Many people must have noticed how dogs like to bark in the early evening. Indeed, twilight has sometimes been called “Dogs’ Barking Time.” Busy town dogs bark less than country dogs, but all dogs know all about the Twilight Barking. It is their way of keeping in touch with distant friends, passing on important news, enjoying a good gossip.

— Dodie Smith, The Hundred and One Dalmatians

How do you handle excess barking? Any tips?

Why does my Morkie bark so much?

Why does my Morkie bark so much?

Ever wonder what your Morkie is trying to tell you when he barks?

If he’s like most dogs, the TYPE of bark will help you figure it out. Dogs have four basic types of barks, depending on their mood and the circumstances.

These are:

  • Territorial
  • Nervous
  • Bored
  • Fearful

And while barking is natural — it’s an important way for dogs to communicate — sometimes problems can develop. So how to deal with the different kinds of barking especially when it gets over-the-top?  The underlying principle is pretty simple: reward good behaviour and ignore bad behaviour.

 

Four Types of Barking

Four types of barking

 

1. The territorial bark: distract your Morkie as soon as he starts barking. Catch his attention with a treat or by playing. Every time the bark cycle is broken, it sends the message that “quiet” will get the most reward.

2. Nervous barking usually comes about when your Morkie is nervous, lonely or suffering from separation anxiety. Make sure your Morkie gets as much of your undivided attention as possible when you are together, and if you’re out all day, is it possible for someone to come by mid-day and take the dog out for a walk? Or, try leaving the radio on.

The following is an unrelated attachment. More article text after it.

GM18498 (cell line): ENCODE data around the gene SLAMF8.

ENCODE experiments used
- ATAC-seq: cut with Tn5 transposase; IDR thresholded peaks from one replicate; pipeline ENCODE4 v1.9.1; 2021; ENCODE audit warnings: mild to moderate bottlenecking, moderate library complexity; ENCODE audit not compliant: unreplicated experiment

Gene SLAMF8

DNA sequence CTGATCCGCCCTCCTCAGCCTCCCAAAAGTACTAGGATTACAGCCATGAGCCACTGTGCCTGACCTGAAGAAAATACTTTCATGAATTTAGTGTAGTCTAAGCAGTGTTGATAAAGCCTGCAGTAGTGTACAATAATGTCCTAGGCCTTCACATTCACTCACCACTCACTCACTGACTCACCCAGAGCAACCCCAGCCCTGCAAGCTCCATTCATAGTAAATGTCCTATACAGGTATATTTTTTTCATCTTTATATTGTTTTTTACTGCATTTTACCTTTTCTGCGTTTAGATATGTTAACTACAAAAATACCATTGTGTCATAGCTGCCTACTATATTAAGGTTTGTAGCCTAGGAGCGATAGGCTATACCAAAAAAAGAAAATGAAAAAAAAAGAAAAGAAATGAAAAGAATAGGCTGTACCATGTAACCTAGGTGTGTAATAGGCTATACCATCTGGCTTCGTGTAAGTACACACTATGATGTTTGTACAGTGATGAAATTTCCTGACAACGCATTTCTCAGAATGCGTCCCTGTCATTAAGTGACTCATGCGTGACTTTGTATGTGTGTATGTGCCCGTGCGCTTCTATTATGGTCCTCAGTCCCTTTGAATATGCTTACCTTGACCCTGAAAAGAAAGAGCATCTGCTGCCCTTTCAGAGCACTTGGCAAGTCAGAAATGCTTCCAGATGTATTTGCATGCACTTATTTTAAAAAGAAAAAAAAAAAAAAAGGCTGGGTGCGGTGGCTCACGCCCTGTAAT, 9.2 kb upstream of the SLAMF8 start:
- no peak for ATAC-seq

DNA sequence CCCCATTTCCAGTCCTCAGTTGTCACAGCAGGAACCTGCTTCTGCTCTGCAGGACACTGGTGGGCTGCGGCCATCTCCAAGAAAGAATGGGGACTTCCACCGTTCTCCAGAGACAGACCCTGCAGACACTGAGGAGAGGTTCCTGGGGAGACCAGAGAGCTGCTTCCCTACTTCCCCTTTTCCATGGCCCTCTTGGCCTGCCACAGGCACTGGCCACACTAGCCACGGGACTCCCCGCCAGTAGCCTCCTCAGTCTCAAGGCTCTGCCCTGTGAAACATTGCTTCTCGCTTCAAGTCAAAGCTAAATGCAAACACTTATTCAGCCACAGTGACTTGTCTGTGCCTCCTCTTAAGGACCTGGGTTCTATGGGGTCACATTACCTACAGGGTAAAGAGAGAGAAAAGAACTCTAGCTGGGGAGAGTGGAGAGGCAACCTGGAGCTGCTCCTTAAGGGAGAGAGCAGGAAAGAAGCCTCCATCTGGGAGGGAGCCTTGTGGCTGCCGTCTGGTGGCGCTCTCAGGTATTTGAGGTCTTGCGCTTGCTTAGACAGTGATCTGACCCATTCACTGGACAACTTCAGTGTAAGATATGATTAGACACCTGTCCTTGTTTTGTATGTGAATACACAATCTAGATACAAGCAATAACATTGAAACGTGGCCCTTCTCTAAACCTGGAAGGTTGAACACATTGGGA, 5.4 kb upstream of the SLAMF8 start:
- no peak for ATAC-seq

3. Bored or lonely barking can be controlled with lots of good exercise; being walked on a leash reinforces the natural order of things: you are the pack leader and your Morkie can relax and follow. This helps settle and calm a dog. Plus it’s a great way to burn off your dog’s excess energy, while you burn a few calories at the same time!

4. Fear barking – if your dog has been traumatized or hasn’t had enough socialization, you may suffer through his ‘fear barking’ or acting out. This is a more difficult problem to address, but it can be managed.

Desensitization to the trigger, along with more socialization with people and other dogs, will go a long way to reduce fear barking. Work with your Morkie to get him to focus on you, so that you establish communication he can rely on.

Don’t forget to praise your Morkie for those quiet, non-barking times too. If he’s barking because he sees another dog and is fearful (tail down, ears flattened, crouching position)… the best and easiest solution is to remove the source of fear – the other dog, by taking your Morkie out of the scene.

 

Remember: Reward the good, ignore the bad

 

reward the good and ignore the bad

 


 

Twilight bark

Many people must have noticed how dogs like to bark in the early evening. Indeed, twilight has sometimes been called “Dogs’ Barking Time.” Busy town dogs bark less than country dogs, but all dogs know all about the Twilight Barking. It is their way of keeping in touch with distant friends, passing on important news, enjoying a good gossip.

— Dodie Smith, The Hundred and One Dalmatians

 

NEXT: is de-barking a solution?